By Steve Peacock, Ringside
Pro boxer Brandon “B-Rob” Robinson confidently prowled the ring the first four of ten possible rounds in the main event of King’s Promotions’ boxing spectacular on Friday. But soon after, he would find himself on all fours, staring at the canvas of the 2300 Arena in South Philadelphia.
Indeed, Robinson, the local favorite from Darby, PA, initially maintained a slight edge over his opponent, Ft. Worth, Texas-born Kalvin “Hot Sauce” Henderson. By 2:08 of round seven, however, the referee stopped the bout after Robinson—his swollen left eye almost completely closed and dripping blood—had been dropped to the mat for a third time, courtesy of Henderson, the new Universal Boxing Federation (UBF) Inter Continental Super Middleweight Title champion.
Although Henderson ultimately overwhelmed Robinson, at first glance it looked like B-Rob was most likely to emerge as the dominant pugilist. Toward the end of the first round, for instance, Robinson initiated a rapid-fire offensive halted only by the ring of the bell, followed next round by a couple of powerful shots to Henderson’s face.
Though Robinson remained strong throughout the third round, it was then that Henderson first offered a clue that the balance of power was about to change: as the round neared its end, “Hot Sauce” landed a glove powerful enough to send B-Rob one unsteady step backwards while eliciting an audible response from the 2300 Arena audience.
Blood began visibly dripping from the corner of Robinson’s left eye in the fifth round, which is when Henderson took control. Indeed, segments of the South Philly crowd gasped when a solid Henderson punch dropped B-Rob to a single knee. As Robinson walked to his corner, additionally it became obvious that his left eye was now battered shut.
The climax came as Henderson (11-0) dropped Robinson (11-2) to his hands and knees, albeit briefly, and soon delivered him helplessly again to all fours. It was this back-to-back flooring that caused the referee to stop the bout at 2:08 of round seven by way of TKO.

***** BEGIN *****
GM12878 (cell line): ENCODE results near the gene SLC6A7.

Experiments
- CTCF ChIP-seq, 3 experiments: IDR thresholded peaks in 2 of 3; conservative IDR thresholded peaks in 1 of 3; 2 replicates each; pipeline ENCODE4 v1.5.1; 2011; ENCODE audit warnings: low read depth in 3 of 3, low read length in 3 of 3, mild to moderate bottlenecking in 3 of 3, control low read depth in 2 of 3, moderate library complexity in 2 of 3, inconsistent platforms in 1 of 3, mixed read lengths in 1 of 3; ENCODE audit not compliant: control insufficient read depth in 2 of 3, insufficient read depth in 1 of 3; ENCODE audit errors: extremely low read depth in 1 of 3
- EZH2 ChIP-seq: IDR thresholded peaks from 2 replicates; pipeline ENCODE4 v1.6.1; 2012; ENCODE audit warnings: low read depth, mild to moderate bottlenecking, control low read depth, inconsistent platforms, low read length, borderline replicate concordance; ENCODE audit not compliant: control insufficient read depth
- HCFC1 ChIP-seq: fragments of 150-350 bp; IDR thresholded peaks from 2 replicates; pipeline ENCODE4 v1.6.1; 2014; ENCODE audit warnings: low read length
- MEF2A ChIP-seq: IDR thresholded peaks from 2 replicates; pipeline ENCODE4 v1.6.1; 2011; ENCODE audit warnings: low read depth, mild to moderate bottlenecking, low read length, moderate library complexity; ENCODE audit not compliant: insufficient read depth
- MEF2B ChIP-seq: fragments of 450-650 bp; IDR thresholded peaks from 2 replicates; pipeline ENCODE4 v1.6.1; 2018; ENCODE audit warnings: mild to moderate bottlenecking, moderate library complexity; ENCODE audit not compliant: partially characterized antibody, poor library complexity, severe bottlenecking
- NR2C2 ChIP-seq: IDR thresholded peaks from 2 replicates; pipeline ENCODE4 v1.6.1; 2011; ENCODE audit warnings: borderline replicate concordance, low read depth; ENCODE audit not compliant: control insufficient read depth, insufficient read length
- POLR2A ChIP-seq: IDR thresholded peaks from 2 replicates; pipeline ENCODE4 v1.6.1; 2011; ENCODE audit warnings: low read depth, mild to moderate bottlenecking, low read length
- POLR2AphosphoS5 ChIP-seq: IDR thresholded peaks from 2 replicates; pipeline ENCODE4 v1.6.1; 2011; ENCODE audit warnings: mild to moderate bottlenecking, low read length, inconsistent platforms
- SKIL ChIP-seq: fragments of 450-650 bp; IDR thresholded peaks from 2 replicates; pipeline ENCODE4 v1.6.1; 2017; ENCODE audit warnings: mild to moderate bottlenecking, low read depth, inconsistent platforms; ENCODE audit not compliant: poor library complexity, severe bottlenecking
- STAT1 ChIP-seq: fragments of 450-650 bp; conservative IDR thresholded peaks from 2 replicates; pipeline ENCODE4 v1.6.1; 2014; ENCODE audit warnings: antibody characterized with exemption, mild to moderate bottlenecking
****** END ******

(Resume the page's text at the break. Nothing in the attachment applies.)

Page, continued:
Bout 5/Co-Main Event: Heavyweights
Big boys Paul Koon of Philly and Cade Rodriguez of Monroe, GA immediately came out swinging and attempting to damage to each other. Koon after the first round held a slight edge over his opponent, largely because Rodriguez failed to land multiple, hard shots that—fortunately for Koon—missed their intended target.
While Koon briefly had Rodriguez against the ropes in the next round, his efforts were soon repelled. Similarly, though Rodriguez appeared to give Koon a scare in the third, those offensive measures were largely ineffective. In the fourth and final round, the two behemoths clearly were fatigued, and the pace of the battle nearly slowed the competition to a halt.
The judges unanimously scored in favor of Koon (4-0), who remains undefeated. Rodriguez is now 2-3.
Bout 4: Super Bantamweights
It wasn’t until round two that Romuel Cruz of Philly and Hugo Rodriguez of Mexico stepped up the action; while both peppered each other with a variety of punches, Rodriguez wildly missed several of his attempted shots. Cruz maintained the upper hand throughout the remainder of the four-round bout, which he won by way of unanimous decision.
Bout 3: Super Welterweights
Andy Gonzales (6-3-1) of Worcester, MA started out strong against—indeed, briefly appeared to dominate—North Philly boxer Isaiah Wise (7-2-1). The resilient Wise, however, was undeterred, turning the bout into an all-out brawl and subsequently landing a solid right hook that caused Gonzales to suddenly stare into space, defenseless, arms down.
Wisely taking advantage of the situation, Wise once again struck Gonzales and sent him backwards into the corner, where Gonzales’s bottom landed on the mat. Had it not been for the corner ring pads and adjacent ropes, surely he would have been on his back.
Briefly saved by the bell, a one-minute reprieve enabled Gonzales to muster enough strength to fight back at the start of the second round. A barrage of uppercuts and hooks from Wise, however, quickly rendered useless any effort by the battered Gonzales.
The referee stopped the potential six-round contest 40 seconds into round two, and Wise won by way of TKO.
Bout 2: Lightweights
James Bernadin (3-0-1) of Philly and Sheldon Deverteuil (2-0-1) of Lancaster, PA from the beginning of the bout appeared evenly matched, each exchanging punches consistently albeit with Bernadin doing so with greater frequency. Deverteuil wasted no time in round two, landing a hard cross that seemed to temporarily startle Bernadin, who responded with a series of consecutively missed shots.
Bernadin briefly had his opponent against the ropes, but failed to capitalize on those brief moments of domination in the 3rd. Despite giving his best, it was insufficient to cause Deverteuil to capitulate. In the fourth and final round, Bernadin appeared to take control of the ring, twice stinging Deverteuil in the early moments.
After four rounds, the judges deemed the bout to be a draw.
Bout 1: Light Heavyweights
Prospects for victory quickly withered for Ronnie Lawrence, who faced Travis "Holy" Toledo in the opening bout. Toledo about a minute into the match clearly was the dominant pugilist. An alternate barrage of Toledo-thrown body punches and jabs soon made Lawrence wobble his way to the mat. By way of KO at 2:30, Toledo extended his victory streak to 4-0, while Lawrence dropped to 0-3.
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